Physiology 5th Ed.

SMOOTH MUSCLE

Smooth muscle lacks striations, which distinguishes it from skeletal and cardiac muscle. The striations found in skeletal and cardiac muscle are created by the banding patterns of thick and thin filaments in the sarcomeres. In smooth muscle, there are no striations because the thick and thin filaments, while present, are not organized in sarcomeres.

Smooth muscle is found in the walls of hollow organs such as the gastrointestinal tract, the bladder, and the uterus, as well as in the vasculature, the ureters, the bronchioles, and the muscles of the eye. The functions of smooth muscle are twofold: to produce motility (e.g., to propel chyme along the gastrointestinal tract or to propel urine along the ureter) and to maintain tension (e.g., smooth muscle in the walls of blood vessels).

Types of Smooth Muscle

Smooth muscles are classified as multiunit or unitary, depending on whether the cells are electrically coupled. Unitary smooth muscle has gap junctions between cells, which allow for the fast spread of electrical activity throughout the organ, followed by a coordinated contraction. Multiunit smooth muscle has little or no coupling between cells. A third type, a combination of unitary and multiunit smooth muscle, is found in vascular smooth muscle.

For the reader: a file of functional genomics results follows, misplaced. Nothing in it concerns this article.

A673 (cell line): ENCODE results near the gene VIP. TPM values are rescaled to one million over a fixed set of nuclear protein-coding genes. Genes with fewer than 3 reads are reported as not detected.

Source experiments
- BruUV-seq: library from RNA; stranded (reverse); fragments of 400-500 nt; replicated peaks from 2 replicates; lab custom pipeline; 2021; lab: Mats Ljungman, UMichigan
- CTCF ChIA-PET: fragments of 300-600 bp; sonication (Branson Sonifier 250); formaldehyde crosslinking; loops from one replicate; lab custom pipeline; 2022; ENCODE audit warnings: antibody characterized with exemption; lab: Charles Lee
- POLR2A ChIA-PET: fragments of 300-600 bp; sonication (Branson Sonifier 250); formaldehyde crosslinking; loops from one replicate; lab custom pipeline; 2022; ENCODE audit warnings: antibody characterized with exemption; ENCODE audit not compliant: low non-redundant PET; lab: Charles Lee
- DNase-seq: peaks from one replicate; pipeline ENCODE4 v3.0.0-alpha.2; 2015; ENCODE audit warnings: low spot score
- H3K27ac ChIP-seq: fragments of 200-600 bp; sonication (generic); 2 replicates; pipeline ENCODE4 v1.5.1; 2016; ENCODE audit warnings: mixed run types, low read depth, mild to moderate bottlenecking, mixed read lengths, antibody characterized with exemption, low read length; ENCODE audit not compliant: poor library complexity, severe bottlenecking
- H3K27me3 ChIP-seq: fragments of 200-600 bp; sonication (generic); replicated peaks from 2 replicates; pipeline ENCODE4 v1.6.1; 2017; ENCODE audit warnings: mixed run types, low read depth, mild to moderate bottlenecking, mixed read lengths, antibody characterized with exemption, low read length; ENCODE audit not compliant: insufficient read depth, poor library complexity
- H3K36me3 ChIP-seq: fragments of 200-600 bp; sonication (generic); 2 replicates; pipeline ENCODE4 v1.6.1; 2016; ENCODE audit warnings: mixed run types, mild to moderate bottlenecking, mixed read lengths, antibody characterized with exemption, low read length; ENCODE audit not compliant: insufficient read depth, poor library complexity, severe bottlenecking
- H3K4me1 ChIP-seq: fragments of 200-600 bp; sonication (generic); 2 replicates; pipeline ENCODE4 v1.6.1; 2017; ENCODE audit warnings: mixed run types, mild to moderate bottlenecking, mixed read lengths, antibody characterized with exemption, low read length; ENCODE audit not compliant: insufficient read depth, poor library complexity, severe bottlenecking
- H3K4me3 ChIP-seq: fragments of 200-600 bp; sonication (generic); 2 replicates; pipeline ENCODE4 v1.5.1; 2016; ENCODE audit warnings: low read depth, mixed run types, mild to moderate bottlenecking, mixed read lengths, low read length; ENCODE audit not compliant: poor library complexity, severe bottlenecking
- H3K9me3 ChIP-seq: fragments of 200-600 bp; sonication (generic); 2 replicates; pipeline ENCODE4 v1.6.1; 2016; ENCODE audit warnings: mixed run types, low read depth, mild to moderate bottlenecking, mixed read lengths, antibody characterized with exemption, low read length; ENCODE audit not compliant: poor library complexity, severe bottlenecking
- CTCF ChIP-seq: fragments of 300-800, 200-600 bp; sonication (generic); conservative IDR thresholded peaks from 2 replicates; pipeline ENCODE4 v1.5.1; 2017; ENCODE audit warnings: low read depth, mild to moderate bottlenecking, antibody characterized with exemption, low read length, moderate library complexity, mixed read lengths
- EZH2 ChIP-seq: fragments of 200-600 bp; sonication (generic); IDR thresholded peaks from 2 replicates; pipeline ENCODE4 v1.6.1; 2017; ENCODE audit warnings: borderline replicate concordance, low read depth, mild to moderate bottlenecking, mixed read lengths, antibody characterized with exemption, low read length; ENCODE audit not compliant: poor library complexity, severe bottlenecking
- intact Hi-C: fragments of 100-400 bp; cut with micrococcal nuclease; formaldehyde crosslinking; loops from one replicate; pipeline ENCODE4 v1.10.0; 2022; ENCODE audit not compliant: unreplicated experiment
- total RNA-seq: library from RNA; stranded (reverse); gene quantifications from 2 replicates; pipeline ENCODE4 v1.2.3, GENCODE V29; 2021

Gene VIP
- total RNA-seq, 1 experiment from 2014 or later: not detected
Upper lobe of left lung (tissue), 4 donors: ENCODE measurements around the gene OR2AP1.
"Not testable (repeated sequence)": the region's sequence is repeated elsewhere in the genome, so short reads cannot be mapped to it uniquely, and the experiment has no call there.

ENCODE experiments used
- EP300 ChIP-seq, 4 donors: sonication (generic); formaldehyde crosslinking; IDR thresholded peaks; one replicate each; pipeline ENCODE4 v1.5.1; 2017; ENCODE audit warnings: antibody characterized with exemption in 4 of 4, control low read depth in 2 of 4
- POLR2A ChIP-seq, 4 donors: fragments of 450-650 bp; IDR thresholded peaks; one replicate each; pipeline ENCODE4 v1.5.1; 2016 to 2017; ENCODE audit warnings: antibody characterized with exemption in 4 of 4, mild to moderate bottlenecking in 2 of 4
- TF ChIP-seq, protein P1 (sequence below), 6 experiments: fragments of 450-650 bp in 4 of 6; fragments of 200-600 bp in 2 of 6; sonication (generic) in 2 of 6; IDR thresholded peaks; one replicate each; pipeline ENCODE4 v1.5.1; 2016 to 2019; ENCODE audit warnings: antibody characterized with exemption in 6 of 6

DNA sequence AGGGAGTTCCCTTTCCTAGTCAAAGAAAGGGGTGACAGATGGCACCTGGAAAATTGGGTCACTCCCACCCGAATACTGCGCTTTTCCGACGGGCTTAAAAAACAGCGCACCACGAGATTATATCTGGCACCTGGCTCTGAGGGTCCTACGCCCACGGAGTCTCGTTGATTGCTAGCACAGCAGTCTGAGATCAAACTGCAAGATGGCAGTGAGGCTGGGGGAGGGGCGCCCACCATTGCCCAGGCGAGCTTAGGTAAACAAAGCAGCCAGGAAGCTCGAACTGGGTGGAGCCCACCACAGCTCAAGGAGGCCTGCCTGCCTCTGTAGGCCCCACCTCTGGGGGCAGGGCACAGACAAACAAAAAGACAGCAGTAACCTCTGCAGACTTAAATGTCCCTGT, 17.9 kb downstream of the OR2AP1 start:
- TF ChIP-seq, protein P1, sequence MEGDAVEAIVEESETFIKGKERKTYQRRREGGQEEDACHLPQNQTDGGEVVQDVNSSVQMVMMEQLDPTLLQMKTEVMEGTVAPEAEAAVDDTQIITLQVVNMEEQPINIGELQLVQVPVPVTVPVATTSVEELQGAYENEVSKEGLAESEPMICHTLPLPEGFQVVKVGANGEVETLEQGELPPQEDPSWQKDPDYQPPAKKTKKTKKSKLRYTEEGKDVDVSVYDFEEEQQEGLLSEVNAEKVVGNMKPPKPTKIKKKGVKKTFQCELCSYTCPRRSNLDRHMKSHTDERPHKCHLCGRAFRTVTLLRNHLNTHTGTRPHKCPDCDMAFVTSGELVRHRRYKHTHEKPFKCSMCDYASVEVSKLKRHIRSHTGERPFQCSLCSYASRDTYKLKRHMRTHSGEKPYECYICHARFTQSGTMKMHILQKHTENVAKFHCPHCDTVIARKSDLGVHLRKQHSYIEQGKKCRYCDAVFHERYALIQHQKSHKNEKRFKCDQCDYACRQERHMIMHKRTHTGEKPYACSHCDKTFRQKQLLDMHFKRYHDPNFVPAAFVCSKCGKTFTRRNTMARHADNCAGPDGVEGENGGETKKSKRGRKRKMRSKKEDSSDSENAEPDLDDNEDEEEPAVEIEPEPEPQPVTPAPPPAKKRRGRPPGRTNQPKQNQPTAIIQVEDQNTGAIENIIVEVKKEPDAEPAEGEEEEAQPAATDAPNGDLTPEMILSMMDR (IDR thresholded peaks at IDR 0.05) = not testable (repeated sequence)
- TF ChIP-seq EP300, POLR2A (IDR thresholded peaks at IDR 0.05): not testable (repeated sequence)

Unitary Smooth Muscle

Unitary (single unit) smooth muscle is present in the gastrointestinal tract, bladder, uterus, and ureter. The smooth muscle in these organs contracts in a coordinated fashion because the cells are linked by gap junctions. Gap junctions are low-resistance pathways for current flow, which permit electrical coupling between cells. For example, action potentials occur simultaneously in the smooth muscle cells of the bladder so that contraction (and emptying) of the entire organ can occur at once.

Unitary smooth muscle is also characterized by spontaneous pacemaker activity, or slow waves. The frequency of slow waves sets a characteristic pattern of action potentials within an organ, which then determines the frequency of contractions.

Multiunit Smooth Muscle